Following the company’s second quarter results, Beacon Securities remains upbeat about Village Farms International (TSX:VFF).
On Tuesday, Village Farms reported its Q2, 2018 results. The company lost (US) $2.28-million on sales of $42.0-million, a topline that was down eight per cent from the same period last year.
“Less than 12 months after submitting its application for a cultivation licence, Pure Sunfarms is growing, harvesting and now selling high-quality cannabis, as demand for product increases ahead of imminent adult-use legalization on Oct. 17,” CEO Michael DeGiglio said. “Pure Sunfarms has completed multiple harvests, and both quality and yield are exceeding expectations. The Delta 3 greenhouse, optimized for efficient, continual year-round production, is operating as designed. Every day, the operation is benefiting from the deep experience of the growing team, the existing skilled labour force, and the specific knowledge and advantage that comes with having operated this large-scale greenhouse for two decades. With each new flower room planted out, with each harvest, I am more confident in Pure Sunfarms’ ability to become a premier, vertically integrated supplier to the Canadian cannabis market, with the advantage of being the low-cost producer. Pure Sunfarms is [firmly on] track to begin generating positive cash flow for Village Farms as early as the first quarter of 2019. We are proud to be able to drive what we believe will be meaningful, long-term value for our shareholders with minimal capital investment, minimal dilution, and using only our existing internal management team and staff at Village Farms to support our investment.”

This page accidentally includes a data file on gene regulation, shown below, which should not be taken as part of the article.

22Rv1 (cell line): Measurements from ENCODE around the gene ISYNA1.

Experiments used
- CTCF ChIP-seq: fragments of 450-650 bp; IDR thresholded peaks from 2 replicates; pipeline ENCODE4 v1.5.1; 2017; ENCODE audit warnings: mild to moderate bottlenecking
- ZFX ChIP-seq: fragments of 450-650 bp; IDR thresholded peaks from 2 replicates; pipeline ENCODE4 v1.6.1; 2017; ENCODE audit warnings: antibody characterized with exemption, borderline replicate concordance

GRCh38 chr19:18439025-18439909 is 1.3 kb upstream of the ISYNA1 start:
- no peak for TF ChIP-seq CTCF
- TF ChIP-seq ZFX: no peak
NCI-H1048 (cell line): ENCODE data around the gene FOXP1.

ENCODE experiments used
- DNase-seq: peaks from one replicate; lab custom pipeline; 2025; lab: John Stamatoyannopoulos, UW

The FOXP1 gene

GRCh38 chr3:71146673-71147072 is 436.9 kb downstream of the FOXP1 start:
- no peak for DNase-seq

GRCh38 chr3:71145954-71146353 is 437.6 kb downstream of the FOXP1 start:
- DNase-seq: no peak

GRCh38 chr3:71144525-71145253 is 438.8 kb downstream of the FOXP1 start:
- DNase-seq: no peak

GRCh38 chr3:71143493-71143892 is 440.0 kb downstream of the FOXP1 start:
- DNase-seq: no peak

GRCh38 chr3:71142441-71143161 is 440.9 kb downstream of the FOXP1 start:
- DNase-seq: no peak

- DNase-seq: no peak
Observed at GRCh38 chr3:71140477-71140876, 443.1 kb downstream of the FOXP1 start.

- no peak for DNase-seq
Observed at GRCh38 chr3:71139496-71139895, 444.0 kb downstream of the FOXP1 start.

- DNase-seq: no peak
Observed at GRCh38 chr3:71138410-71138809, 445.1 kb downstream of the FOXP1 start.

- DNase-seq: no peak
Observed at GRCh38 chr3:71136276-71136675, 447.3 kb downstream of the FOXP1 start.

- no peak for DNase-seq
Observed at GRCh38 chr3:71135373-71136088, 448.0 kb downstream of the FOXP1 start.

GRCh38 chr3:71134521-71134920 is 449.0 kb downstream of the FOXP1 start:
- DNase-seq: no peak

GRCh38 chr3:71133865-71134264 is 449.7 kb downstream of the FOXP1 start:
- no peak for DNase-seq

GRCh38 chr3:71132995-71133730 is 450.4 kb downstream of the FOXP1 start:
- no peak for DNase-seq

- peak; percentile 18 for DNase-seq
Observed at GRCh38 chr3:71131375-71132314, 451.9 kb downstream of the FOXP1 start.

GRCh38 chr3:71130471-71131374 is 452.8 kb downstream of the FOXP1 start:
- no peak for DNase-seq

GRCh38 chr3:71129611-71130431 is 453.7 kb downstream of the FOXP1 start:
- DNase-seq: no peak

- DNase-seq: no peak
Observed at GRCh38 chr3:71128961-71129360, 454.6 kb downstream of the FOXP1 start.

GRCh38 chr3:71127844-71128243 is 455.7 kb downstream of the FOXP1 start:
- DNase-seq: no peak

Beacon analysts Doug Cooper and David Kideckel say the company’s results were in-line with their expectations. But the pair say the fact that that VFF made its first sales seems to have gone unnoticed, and they regard this a development that should be considered a major inflection point in the company’s history.
“Now that this sales threshold has been crossed (apparently un-noticed by the broader investment community given the stock is down ~38% from its June high of $8.00), we expect a quick ramp as the company both converts the rest of D3 and starts selling in size,” the analysts say. “Aside from Emerald Health with whom it signed a supply agreement in April, VFF indicated that PSF is engaged in supply conversations with multiple LPs. While such wholesale agreements could clearly yield significant margins as noted above in its first sales, PSF is also close to announcing a new President who could transition the company into a vertically integrated vehicle directly selling branded product itself (as it has done for years with tomatoes and peppers). Ultimately, we believe being the Canadian low cost producer will provide PSF (and VFF) with multiple opportunities either as a wholesaler or vertically-integrated CPG.”
In a research update to clients today, Cooper and Kideckel maintained their “Buy” rating and one-year price target of $12.00 on Village Farms, implying a return of 133 per cent at the time of publication.
The analysts think VFF will post Adjusted EBITDA of $3.3-million on a revenue of $195-million in fiscal 2018. The expect those numbers will improve to EBITDA of $28.9-million on a topline of $245-million the following year.